Chief financial officer Meng Wanzhou of Chinese telecommunications giant Huawei was arrested in Canada on Dec. 1 as she changed flights. The United States has demanded her extradition on charges that she had used a Huawei subsidiary to export equipment to Iran in contravention of U.S. sanctions imposed against the Middle Eastern power.
The arrest happened on the same day that U.S. President Donald Trump met with his Chinese counterpart Xi Jinping during the G20 Summit in Argentina. U.S. officials say that Trump had no prior knowledge that Meng was to be arrested.
News of Meng’s arrest, and Chinese government protests to it, first appeared on Dec. 6. Meng has been set free on bail, but is being monitored until her second hearing to be held in February.
Huawei in crisis
Along with ZTE, Huawei is one of China’s flagship tech companies. Founded In the 1980s, it rose to enjoy massive commercial success. More controversial, however, is its major role in the Chinese Communist Party’s (CCP) surveillance and censorship. It helped build Beijing’s Great Firewall (GFW) and is, via its developing 5G cellular networks both in China and abroad, proliferating the Chinese model of cybersecurity.
According to an analysis article by Epoch Times reporters Joshua Phillip and Annie Wu, the “debate about Huawei’s alleged ties to the CCP and whether it shares data with Chinese authorities often misses a key point… Under CCP law, there are no true private industries, and any company dealing with data is required to allow access by the CCP.”
The U.S. government has warned that Huawei could be involved in the theft of foreign intellectual property. The Epoch Times report noted that in October, a former Huawei employee living in California filed a lawsuit against his old employer, saying that he had been fired when he refused to pose as a staff member of a fake company in order to gain access credentials for a tech conference hosted by Facebook.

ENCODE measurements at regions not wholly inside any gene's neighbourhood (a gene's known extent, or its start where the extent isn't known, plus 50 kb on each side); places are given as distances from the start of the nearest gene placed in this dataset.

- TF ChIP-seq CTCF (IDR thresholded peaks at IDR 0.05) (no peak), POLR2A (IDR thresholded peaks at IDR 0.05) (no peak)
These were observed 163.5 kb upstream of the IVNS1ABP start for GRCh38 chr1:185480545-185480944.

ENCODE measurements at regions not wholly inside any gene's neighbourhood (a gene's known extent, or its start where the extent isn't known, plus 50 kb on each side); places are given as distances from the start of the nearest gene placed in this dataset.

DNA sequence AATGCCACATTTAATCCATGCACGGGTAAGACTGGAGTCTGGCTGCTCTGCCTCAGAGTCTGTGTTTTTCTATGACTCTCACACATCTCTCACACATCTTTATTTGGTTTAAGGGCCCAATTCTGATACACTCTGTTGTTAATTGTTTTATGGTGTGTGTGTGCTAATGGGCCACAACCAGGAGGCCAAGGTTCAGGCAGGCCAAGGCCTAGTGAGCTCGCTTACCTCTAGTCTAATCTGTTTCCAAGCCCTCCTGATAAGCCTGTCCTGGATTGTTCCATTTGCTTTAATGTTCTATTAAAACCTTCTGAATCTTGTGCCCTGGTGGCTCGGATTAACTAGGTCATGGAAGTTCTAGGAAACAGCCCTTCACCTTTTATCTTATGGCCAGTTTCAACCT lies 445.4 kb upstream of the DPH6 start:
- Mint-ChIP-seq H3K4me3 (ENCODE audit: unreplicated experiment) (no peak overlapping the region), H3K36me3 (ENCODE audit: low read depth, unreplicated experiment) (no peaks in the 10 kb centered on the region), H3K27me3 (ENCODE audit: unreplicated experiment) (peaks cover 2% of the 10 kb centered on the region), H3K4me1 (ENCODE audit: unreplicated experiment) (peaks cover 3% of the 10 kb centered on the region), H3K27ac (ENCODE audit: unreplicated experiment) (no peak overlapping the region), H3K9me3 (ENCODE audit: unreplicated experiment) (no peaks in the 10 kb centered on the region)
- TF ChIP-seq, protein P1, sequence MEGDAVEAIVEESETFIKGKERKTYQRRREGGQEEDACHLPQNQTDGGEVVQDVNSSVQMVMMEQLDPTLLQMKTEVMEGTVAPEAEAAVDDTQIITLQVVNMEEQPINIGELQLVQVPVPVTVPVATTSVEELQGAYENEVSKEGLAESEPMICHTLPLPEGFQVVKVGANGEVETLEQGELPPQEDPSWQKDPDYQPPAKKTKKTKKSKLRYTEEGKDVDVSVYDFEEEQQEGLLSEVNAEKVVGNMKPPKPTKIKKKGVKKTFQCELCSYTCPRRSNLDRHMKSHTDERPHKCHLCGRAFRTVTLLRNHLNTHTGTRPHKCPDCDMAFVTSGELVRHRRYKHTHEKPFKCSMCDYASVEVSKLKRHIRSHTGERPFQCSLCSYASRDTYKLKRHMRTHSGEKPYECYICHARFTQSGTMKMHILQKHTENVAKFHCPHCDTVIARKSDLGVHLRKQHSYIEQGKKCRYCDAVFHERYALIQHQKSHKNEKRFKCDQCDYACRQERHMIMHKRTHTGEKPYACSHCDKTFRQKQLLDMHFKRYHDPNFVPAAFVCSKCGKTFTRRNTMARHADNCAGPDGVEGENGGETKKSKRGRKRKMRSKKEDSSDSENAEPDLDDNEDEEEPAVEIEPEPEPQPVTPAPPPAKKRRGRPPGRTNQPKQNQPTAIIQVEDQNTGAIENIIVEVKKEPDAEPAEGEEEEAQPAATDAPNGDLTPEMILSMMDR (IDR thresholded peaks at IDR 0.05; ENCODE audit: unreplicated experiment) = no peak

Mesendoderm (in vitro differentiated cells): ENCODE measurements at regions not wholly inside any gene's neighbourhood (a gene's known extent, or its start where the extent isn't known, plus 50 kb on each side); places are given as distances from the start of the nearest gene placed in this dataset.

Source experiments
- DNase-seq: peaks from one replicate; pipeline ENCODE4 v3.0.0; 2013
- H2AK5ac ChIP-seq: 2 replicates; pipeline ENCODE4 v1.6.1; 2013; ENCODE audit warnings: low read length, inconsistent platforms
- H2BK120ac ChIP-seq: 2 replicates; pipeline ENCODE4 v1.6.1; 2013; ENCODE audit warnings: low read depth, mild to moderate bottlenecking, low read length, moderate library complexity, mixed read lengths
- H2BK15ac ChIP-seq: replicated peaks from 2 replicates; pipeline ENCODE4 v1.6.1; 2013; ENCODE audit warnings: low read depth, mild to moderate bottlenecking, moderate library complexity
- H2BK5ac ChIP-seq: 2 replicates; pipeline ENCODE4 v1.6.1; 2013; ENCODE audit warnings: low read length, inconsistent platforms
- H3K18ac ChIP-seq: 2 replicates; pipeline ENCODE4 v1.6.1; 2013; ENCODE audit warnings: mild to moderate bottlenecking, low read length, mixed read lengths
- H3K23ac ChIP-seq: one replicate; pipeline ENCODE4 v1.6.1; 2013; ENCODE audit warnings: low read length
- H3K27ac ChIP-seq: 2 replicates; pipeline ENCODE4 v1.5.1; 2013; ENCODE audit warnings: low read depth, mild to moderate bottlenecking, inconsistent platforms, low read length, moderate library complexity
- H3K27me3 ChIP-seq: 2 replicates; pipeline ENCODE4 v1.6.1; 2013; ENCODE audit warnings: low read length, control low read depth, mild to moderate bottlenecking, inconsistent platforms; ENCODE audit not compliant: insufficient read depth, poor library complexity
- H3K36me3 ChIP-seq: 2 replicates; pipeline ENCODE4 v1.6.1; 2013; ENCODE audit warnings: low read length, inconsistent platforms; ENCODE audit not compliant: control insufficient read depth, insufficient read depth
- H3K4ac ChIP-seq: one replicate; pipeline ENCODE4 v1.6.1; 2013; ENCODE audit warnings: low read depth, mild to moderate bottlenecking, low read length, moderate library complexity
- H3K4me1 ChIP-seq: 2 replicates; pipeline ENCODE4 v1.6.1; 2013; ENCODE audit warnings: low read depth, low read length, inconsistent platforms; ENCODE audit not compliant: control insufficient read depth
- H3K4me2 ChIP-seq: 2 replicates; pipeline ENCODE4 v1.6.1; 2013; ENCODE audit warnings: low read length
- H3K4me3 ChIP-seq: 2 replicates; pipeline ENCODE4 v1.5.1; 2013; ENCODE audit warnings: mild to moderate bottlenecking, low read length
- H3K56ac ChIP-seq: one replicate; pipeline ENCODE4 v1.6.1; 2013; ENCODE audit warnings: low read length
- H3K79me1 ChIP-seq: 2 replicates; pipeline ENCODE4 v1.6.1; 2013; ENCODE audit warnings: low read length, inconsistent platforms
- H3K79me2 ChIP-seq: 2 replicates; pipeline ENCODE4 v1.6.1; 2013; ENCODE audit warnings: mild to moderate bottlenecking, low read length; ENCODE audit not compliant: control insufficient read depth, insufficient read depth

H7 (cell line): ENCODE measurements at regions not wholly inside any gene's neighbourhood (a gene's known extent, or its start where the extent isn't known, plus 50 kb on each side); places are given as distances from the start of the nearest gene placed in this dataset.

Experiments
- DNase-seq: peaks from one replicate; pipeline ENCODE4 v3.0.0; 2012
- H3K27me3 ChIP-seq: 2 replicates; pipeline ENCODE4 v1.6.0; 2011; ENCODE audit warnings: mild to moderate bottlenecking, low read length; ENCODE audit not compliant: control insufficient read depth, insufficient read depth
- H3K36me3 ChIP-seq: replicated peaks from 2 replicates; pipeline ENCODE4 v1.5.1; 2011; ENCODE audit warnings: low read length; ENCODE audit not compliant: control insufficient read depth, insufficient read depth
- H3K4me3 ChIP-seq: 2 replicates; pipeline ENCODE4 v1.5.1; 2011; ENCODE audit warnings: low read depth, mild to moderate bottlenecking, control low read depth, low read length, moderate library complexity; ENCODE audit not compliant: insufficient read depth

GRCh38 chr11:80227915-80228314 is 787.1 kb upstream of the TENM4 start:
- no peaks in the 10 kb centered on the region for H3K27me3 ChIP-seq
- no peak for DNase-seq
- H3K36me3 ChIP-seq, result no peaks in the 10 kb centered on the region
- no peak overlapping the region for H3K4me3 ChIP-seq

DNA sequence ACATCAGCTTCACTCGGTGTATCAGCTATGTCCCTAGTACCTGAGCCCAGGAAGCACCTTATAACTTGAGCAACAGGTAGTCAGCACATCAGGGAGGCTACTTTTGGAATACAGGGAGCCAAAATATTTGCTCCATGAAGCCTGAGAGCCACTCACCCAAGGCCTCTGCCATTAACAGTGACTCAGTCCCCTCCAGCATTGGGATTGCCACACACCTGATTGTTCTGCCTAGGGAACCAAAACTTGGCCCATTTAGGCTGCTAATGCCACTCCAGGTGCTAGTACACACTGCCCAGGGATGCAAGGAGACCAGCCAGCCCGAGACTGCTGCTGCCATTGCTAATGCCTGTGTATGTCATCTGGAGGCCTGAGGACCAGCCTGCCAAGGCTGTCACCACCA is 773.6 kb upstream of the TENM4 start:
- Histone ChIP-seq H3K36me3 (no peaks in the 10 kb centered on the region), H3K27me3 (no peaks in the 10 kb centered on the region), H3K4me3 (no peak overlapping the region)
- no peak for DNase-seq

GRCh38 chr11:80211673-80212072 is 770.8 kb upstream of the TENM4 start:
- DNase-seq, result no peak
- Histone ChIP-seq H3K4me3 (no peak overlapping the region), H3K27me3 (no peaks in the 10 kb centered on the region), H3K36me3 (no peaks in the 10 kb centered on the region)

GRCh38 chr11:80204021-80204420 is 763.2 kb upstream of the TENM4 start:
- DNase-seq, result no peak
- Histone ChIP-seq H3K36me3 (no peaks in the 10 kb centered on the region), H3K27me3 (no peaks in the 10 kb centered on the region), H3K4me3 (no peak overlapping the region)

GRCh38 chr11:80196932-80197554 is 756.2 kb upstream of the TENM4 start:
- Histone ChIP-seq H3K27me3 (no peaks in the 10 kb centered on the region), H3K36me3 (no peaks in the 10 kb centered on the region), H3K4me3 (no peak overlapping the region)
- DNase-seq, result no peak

The Epoch Times received a U.S. intelligence document indicating that Huawei played a key role in transferring U.S. military technology to Iran in the second half of 2009.
Based on the charges against her, Meng Wanzhou faces a maximum sentence of 30 years in prison. Additionally, Huawei itself could be subject to crippling sanctions by the Trump administration, as many of its key suppliers are U.S. companies.
At the beginning of this year, another large Chinese tech company, ZTE, was found to be violating UN sanctions against Iran and North Korea by selling U.S.-made equipment to them. The U.S. government initially imposed a 7-year ban on selling American goods to ZTE, but this was later reduced to a large fine.
According to New York-based consultancy group SinoInsider, arresting Meng gives the Trump administration more leverage over Beijing in trade negotiations. Also, the heightened sense of crisis in the Chinese government will afford Xi Jinping more opportunity to push through economic reforms that would be necessary to hold up his end of any lasting U.S.-China deal.
SinoInsider noted in an analysis posted to Twitter that crippling Huawei’s ability to do business severely affect the supply of electronic and communications equipment to the Chinese People’s Liberation Army (PLA). In this event, the PLA would “immediately fall behind technological developments and modernization.”
Trump, according to a Dec. 11 report by Reuters, said he would be open to dropping charges against Meng and Huawei if it would help him reach an agreement with China.
“If I think it’s good for the country, if I think it’s good for what will be certainly the largest trade deal ever made — which is a very important thing, what’s good for national security — I would certainly intervene if I thought it was necessary,” Trump said in a wide-ranging interview with Reuters in the Oval Office.
Huawei’s ties to the Chinese government
While officially privately owned, looking at Huawei’s top personnel suggests that the company has close informal relationships with Chinese security forces, the military, and factional interests in the Chinese Communist Party (CCP).
Meng Wanzhou, 46, is CFO and vice chairwoman of Huawei, as well as the daughter of its founder, Ren Zhengfei, who is a former officer in the PLA. Her surname comes from her mother, Ren’s first wife Meng Jun, whose father Meng Dongbo was a high-ranking political officer in the communist forces during China’s civil war.
According to The Epoch Times, Sun Yafang, Huawei’s chairwoman since 1999, holds more power over the company than Ren Zhengfei due to her background with the Ministry of State Security, China’s main intelligence agency. The Epoch Times believes that this put Huawei in the orbit of CCP officials allied to Jiang Zemin.
Jiang was officially the leader of China from 1989 to 2003, but wielded influence over the Party for many years afterward through allies and cronies, many of whom carved out political fiefs in various sectors of the Chinese state.
In addition to happening on the day of the Xi-Trump meeting, Meng’s arrest was also joined by the apparent suicide of Zhang Shoucheng, a famous Chinese-American physicist, in San Francisco on Dec. 1. Zhang had connections to Huawei via his investment company Danhua Capital.
Zhang’s family confirmed his suicide following a battle with depression on Dec. 6, the same day that the media broke the story about Meng’s arrest.